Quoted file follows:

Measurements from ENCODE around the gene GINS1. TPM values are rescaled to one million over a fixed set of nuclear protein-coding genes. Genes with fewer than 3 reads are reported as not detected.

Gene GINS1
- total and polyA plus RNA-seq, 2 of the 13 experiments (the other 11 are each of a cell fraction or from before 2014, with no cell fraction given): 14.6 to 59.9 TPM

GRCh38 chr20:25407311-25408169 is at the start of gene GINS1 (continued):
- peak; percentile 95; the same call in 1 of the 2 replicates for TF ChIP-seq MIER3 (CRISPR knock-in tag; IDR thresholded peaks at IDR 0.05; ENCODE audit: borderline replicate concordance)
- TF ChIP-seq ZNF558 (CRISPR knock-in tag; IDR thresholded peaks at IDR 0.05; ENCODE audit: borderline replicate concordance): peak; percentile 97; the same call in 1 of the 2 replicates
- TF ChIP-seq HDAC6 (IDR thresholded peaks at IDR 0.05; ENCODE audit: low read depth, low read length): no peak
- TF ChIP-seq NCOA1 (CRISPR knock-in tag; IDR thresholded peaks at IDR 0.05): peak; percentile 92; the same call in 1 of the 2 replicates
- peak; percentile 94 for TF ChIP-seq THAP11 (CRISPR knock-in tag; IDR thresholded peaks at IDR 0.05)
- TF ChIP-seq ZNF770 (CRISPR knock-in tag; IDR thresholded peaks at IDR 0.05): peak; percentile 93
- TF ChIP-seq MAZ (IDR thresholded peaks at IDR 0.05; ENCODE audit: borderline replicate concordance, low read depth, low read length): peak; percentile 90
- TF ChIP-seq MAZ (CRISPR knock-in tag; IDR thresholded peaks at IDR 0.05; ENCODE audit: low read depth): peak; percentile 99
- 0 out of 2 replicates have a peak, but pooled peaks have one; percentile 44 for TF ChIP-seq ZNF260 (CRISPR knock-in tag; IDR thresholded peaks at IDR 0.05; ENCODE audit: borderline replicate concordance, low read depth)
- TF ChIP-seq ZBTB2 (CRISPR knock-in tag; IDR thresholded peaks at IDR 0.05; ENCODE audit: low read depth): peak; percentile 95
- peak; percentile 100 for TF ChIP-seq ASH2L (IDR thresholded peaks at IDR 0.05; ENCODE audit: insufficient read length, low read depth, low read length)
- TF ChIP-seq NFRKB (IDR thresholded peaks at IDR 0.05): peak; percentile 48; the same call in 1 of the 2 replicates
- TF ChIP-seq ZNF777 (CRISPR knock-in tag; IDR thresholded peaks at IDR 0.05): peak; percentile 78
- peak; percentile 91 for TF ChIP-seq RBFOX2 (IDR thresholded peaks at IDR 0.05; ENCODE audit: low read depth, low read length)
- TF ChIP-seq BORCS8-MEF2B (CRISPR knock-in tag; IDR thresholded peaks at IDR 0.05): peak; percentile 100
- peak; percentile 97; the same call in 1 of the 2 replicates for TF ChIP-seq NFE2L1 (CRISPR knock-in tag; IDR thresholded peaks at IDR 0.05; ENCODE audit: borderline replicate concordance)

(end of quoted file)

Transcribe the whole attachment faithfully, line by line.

Measurements from ENCODE around the gene GINS1. TPM values are rescaled to one million over a fixed set of nuclear protein-coding genes. Genes with fewer than 3 reads are reported as not detected.

Gene GINS1
- total and polyA plus RNA-seq, 2 of the 13 experiments (the other 11 are each of a cell fraction or from before 2014, with no cell fraction given): 14.6 to 59.9 TPM

GRCh38 chr20:25407311-25408169 is at the start of gene GINS1 (continued):
- peak; percentile 95; the same call in 1 of the 2 replicates for TF ChIP-seq MIER3 (CRISPR knock-in tag; IDR thresholded peaks at IDR 0.05; ENCODE audit: borderline replicate concordance)
- TF ChIP-seq ZNF558 (CRISPR knock-in tag; IDR thresholded peaks at IDR 0.05; ENCODE audit: borderline replicate concordance): peak; percentile 97; the same call in 1 of the 2 replicates
- TF ChIP-seq HDAC6 (IDR thresholded peaks at IDR 0.05; ENCODE audit: low read depth, low read length): no peak
- TF ChIP-seq NCOA1 (CRISPR knock-in tag; IDR thresholded peaks at IDR 0.05): peak; percentile 92; the same call in 1 of the 2 replicates
- peak; percentile 94 for TF ChIP-seq THAP11 (CRISPR knock-in tag; IDR thresholded peaks at IDR 0.05)
- TF ChIP-seq ZNF770 (CRISPR knock-in tag; IDR thresholded peaks at IDR 0.05): peak; percentile 93
- TF ChIP-seq MAZ (IDR thresholded peaks at IDR 0.05; ENCODE audit: borderline replicate concordance, low read depth, low read length): peak; percentile 90
- TF ChIP-seq MAZ (CRISPR knock-in tag; IDR thresholded peaks at IDR 0.05; ENCODE audit: low read depth): peak; percentile 99
- 0 out of 2 replicates have a peak, but pooled peaks have one; percentile 44 for TF ChIP-seq ZNF260 (CRISPR knock-in tag; IDR thresholded peaks at IDR 0.05; ENCODE audit: borderline replicate concordance, low read depth)
- TF ChIP-seq ZBTB2 (CRISPR knock-in tag; IDR thresholded peaks at IDR 0.05; ENCODE audit: low read depth): peak; percentile 95
- peak; percentile 100 for TF ChIP-seq ASH2L (IDR thresholded peaks at IDR 0.05; ENCODE audit: insufficient read length, low read depth, low read length)
- TF ChIP-seq NFRKB (IDR thresholded peaks at IDR 0.05): peak; percentile 48; the same call in 1 of the 2 replicates
- TF ChIP-seq ZNF777 (CRISPR knock-in tag; IDR thresholded peaks at IDR 0.05): peak; percentile 78
- peak; percentile 91 for TF ChIP-seq RBFOX2 (IDR thresholded peaks at IDR 0.05; ENCODE audit: low read depth, low read length)
- TF ChIP-seq BORCS8-MEF2B (CRISPR knock-in tag; IDR thresholded peaks at IDR 0.05): peak; percentile 100
- peak; percentile 97; the same call in 1 of the 2 replicates for TF ChIP-seq NFE2L1 (CRISPR knock-in tag; IDR thresholded peaks at IDR 0.05; ENCODE audit: borderline replicate concordance)